The web of paper is transported through the press roll-nip shoe interface to primarily remove moisture from the paper web. In addition, the pressure applied by the nip shoe 24 to the web of paper 26 may be used to impress a smooth finish on the paper, remove lumps from stock used in forming the paper, and compress the web of paper to a desired thickness. It was further contemplated that such operations may be performable by constructing an interface between two nip shoes. Such an interface could be extended to a predetermined length to permit paper processing under lower pressures for longer periods of time. Such an arrangement could produce substantial savings due to reduced component wear and energy requirements.
It was found that existing nip shoe designs were inadequate for use with the compliant transport systems common to papermaking machines. These compliant transport systems 34 (FIG. 2), composed of felts and a compliant belt, bulged at the inrunning nip when compressed by the nip shoe 24 against the press roll 22. The bulge impinged upon the inrunning nip surface 36 and wiped off the lubricant intended to decrease the friction between the compliant transport system 34 and the nip shoe 24. The radical compression of the compliant transport system 34 produced high pressure concentrations at the inrunning nip surface 36. Consequently, frictional forces and temperatures were high along the compliant transport system-nip shoe interface. These conditions required more energy to be consumed in moving the compliant transport system. Bearing and material lives decreased because more tension was required on the compliant transport system to remove the undesirable bulge at the inrunning nip. Consequently, the existing shoe design would involve frequency parts replacement, corresponding lost production, and inevitable paper quality deterioration during the marginal operation of a worn compliant transport system.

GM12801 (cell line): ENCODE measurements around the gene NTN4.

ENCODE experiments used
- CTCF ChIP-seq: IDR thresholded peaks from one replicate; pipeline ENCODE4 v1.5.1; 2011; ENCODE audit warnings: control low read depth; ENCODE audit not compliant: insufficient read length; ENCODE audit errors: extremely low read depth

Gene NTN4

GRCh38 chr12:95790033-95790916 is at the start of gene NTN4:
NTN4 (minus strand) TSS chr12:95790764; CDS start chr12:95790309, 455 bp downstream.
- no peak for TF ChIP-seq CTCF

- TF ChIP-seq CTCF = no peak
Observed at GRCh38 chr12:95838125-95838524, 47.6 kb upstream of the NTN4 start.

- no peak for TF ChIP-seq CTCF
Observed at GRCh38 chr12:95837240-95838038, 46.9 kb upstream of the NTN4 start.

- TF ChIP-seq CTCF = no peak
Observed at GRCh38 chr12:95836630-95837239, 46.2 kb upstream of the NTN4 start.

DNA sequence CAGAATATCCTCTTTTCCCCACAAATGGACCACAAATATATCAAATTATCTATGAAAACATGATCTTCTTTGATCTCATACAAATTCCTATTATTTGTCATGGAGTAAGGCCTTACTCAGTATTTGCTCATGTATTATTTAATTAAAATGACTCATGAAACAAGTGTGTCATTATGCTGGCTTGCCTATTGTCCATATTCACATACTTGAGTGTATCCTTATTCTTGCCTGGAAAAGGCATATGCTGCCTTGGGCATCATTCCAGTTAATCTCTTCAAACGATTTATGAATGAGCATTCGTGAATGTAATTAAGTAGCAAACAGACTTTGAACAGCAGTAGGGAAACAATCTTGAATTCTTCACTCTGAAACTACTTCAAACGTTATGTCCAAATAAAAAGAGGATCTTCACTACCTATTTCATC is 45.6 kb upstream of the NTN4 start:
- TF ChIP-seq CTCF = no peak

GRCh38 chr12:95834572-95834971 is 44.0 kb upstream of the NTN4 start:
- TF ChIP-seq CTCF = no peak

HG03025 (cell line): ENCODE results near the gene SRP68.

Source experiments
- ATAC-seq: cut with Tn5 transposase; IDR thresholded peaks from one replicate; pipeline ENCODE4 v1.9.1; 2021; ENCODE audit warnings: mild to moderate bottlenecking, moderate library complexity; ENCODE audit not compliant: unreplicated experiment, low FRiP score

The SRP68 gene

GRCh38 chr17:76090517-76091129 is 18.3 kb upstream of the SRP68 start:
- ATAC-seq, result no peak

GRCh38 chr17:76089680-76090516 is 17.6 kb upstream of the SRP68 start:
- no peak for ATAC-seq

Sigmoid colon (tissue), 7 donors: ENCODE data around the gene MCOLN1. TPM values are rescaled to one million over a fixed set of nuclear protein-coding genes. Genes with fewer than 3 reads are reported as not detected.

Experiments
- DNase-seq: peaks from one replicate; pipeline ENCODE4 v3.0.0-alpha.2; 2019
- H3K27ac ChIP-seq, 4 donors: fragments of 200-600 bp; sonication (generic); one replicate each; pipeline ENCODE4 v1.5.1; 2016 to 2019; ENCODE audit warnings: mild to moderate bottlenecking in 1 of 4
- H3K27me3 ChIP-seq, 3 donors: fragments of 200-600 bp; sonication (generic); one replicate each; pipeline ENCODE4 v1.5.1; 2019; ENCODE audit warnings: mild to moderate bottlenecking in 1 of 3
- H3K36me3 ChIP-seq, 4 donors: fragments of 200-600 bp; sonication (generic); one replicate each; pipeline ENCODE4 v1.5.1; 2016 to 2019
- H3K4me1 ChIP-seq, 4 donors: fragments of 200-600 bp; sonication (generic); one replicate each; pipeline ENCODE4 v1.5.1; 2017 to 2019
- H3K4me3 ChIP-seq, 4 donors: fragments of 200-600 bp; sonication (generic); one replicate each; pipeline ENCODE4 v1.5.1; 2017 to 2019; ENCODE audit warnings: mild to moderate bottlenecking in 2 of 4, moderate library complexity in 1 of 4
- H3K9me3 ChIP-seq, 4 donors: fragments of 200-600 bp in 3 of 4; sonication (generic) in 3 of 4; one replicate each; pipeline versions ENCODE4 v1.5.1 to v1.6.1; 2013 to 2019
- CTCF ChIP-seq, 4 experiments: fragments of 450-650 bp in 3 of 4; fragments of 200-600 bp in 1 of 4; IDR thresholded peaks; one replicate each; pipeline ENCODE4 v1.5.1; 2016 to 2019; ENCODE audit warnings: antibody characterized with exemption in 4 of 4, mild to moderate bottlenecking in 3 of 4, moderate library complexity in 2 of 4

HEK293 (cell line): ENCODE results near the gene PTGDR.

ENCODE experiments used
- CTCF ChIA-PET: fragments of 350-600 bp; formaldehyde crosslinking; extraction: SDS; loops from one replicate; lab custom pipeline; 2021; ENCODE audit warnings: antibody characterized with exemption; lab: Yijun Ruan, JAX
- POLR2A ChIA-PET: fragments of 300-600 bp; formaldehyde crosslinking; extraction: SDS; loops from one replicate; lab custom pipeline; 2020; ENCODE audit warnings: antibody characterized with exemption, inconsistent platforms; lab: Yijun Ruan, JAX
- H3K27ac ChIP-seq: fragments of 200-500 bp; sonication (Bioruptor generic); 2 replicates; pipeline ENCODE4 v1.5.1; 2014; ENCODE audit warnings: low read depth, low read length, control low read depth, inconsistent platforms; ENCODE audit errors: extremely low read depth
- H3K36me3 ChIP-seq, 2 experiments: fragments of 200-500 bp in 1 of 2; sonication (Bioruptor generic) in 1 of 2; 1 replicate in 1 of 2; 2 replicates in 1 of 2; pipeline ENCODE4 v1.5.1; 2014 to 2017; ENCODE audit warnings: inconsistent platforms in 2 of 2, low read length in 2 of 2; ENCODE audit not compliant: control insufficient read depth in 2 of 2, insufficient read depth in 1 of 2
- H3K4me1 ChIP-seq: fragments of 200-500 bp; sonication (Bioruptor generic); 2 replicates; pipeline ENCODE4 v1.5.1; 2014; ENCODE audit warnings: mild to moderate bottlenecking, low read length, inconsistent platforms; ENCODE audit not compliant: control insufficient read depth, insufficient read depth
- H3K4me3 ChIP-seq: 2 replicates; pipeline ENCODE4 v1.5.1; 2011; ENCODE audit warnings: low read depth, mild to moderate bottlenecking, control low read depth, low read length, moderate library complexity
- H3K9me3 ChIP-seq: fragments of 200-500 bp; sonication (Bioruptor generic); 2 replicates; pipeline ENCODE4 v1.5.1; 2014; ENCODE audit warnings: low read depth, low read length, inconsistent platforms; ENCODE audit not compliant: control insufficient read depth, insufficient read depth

The invention offers a solution to the above described problems. One objective of the invention was to gradually distribute and apply pressure from the nip shoe 34 (FIG. 3) to the web of paper 26 against a press roll 22. This gradual pressure application would eliminate the problem causing bulge in the compliant belt 32, lower felt 30, and upper felt 28. A second objective of the invention was to maintain a film of lubricant along the interface of the nip shoe 24 and compliant belt 32 to decrease the frictional forces and associated high temperatures.
The extended nip shoe 24 (FIG. 3) performs as a hydrodynamic bearing. A web of paper 26 may be sandwiched between an upper felt 28 and a lower felt 30. In the alternative, paper processing may occur in the absence of an upper felt 28.